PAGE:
D/M 23 Bruce Roberts V388

D/M 23

Monohull, Bruce Roberts Voyage 388 cutter

39' (12m) x 23 Tonnes, Fin keel

Jordan Series Drogue

Force 9+ Conditions

File D/M-23, obtained from Rob Skelly, Canada -  Vessel name Pauline Claire, hailing port Vancouver, monohull steel hulled cutter designed by Bruce Roberts and built by Rob Skelly himself, LOA 39' (12m) x LWL 34' x Beam 13'  (4m) x Draft 6' 10"  (2.1m) x 23 tonnes - Fin keel - Drogue: Jordan Series Drogue  100'  leader followed by 130 cones  on 7/8" (22mm) nylon double braid rode plus 6.8kg lead weight with 24' (7m) bridles of 7/8" 3-strand nylon - Deployed in  deep water 120 miles south of Madegascar while singlehanded midway on passage  from Reunion to Durban in winds of 50+ knots  and breaking seas of 16 - 23 ft. (5 -7m) - Speed was reduced to about 2.5 knots during 36 hours of deployment. Total drift was about 70 nm. 

Having built his boat himself, Pauline Claire ended up being considerably heavier than the design specifications. Rob then set off  from British Columbia, Canada, on a circumnavigation with no previous sailing experience.  All was well until the Indian Ocean when he was notified by his shore-based sister of the oncoming gale that he could not avoid at his cruising speed.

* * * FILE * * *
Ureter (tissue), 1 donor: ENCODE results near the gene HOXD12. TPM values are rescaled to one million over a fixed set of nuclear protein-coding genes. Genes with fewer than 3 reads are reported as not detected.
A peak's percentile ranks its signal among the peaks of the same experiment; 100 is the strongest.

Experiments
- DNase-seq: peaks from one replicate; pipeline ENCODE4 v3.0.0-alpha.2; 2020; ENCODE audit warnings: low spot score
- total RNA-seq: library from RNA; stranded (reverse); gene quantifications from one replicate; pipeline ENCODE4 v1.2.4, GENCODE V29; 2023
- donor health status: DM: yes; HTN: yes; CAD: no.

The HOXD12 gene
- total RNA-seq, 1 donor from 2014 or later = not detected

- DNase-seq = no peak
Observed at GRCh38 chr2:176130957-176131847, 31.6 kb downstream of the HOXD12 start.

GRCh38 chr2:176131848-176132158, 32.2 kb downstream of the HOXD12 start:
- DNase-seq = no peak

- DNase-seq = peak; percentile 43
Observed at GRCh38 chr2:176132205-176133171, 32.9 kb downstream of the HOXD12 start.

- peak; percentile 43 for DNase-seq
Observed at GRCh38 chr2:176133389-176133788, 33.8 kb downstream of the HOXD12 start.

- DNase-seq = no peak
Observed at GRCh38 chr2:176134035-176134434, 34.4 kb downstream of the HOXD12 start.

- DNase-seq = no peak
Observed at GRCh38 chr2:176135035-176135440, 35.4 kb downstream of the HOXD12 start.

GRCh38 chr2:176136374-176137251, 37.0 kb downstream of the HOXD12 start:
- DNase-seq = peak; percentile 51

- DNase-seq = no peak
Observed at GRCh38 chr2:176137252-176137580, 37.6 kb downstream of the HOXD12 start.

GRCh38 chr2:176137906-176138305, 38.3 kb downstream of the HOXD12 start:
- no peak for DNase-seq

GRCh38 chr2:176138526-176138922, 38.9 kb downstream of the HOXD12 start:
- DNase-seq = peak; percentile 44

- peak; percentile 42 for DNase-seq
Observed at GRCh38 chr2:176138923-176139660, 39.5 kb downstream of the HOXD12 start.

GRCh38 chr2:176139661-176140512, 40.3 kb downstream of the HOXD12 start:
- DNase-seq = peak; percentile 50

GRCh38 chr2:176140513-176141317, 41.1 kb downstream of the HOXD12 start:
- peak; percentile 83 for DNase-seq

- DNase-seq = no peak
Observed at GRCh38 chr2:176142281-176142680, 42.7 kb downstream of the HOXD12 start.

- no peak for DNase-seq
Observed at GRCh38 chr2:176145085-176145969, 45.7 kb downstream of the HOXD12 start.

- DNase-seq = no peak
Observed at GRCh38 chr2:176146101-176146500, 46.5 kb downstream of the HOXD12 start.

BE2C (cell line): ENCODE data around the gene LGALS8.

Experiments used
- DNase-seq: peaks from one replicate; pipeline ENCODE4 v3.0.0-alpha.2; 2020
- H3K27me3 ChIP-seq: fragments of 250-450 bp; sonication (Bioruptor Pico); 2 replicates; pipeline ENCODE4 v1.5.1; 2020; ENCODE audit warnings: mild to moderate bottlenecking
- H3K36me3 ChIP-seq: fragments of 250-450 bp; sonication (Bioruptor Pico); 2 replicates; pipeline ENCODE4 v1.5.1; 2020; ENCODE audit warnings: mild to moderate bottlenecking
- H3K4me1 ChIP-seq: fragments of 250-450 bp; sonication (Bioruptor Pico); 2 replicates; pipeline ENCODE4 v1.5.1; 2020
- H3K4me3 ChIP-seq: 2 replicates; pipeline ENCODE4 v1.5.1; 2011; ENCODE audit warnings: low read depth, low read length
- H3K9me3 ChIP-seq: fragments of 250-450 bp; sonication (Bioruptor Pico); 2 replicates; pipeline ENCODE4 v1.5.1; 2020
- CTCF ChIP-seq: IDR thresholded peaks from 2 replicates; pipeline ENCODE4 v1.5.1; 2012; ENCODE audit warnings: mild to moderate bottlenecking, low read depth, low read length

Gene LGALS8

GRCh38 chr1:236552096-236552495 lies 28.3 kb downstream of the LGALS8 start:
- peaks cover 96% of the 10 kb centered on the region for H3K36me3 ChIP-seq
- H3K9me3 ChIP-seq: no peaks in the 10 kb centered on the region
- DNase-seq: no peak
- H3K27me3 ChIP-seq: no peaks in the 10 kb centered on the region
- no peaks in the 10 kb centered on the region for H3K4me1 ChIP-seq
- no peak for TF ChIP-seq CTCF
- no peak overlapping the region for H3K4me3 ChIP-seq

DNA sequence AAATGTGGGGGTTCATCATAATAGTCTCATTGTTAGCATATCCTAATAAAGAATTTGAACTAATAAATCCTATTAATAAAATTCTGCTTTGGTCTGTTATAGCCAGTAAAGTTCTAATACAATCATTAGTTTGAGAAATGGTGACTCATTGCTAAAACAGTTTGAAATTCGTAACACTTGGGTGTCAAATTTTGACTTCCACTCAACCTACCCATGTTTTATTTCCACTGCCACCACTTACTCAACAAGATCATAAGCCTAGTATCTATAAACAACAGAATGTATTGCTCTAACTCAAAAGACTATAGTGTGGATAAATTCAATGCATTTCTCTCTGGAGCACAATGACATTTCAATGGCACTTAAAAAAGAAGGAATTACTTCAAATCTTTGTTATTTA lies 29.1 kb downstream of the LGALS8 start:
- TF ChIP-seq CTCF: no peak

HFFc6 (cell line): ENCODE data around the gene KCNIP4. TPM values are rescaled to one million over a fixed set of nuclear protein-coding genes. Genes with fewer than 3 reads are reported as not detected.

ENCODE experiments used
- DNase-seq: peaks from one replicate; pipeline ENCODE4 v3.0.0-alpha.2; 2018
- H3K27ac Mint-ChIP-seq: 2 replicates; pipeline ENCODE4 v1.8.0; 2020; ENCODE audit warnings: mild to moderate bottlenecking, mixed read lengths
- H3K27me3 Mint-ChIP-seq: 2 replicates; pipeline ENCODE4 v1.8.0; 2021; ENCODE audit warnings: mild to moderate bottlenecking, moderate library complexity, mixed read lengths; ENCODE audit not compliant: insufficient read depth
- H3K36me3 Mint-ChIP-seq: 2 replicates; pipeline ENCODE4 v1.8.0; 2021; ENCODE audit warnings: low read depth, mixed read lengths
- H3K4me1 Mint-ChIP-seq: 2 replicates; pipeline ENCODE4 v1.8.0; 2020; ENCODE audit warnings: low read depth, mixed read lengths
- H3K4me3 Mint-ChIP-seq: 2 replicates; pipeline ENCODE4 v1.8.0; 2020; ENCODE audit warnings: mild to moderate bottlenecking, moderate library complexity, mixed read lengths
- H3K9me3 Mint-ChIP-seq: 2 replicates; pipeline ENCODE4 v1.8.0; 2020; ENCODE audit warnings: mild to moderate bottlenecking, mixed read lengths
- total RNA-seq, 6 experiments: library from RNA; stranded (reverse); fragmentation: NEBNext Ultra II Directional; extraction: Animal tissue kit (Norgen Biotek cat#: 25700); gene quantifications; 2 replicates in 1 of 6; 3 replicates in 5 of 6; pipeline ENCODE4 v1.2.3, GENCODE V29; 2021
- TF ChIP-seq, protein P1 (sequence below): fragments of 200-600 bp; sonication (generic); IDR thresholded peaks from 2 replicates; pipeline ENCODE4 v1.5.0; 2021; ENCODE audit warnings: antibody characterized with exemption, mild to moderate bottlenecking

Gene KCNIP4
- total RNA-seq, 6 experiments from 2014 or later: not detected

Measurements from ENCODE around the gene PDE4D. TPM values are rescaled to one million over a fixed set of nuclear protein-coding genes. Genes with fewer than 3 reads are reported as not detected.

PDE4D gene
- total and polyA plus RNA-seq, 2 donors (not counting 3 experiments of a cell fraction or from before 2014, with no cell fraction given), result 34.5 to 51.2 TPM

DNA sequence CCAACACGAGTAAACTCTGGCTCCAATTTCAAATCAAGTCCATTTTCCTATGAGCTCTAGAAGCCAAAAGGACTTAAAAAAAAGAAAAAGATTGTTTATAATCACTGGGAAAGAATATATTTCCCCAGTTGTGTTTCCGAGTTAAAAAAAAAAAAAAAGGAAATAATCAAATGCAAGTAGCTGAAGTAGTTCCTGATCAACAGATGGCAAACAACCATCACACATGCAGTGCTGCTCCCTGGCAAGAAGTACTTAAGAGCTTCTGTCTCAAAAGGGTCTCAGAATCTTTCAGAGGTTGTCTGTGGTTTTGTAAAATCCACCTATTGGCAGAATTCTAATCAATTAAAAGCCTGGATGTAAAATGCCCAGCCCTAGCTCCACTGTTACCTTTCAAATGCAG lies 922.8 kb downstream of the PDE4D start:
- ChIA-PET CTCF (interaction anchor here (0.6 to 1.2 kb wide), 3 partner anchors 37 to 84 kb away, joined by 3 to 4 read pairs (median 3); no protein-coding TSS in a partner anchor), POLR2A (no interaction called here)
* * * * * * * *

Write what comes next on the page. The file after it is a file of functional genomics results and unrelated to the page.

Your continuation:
Rob's Jordan Series Drogue was permanently set up with the bridles in place attached by spliced eyes to  the cleats welded to the aft quarters. Below the cleats on each side were vents that opened below into the engine room. These vents were quickly ripped off by the bridles once the drogue was deployed. After that there was nothing to chafe the bridles and, fortunately, there were no waves that pooped the stern that might have flooded the engine room through the now missing vents.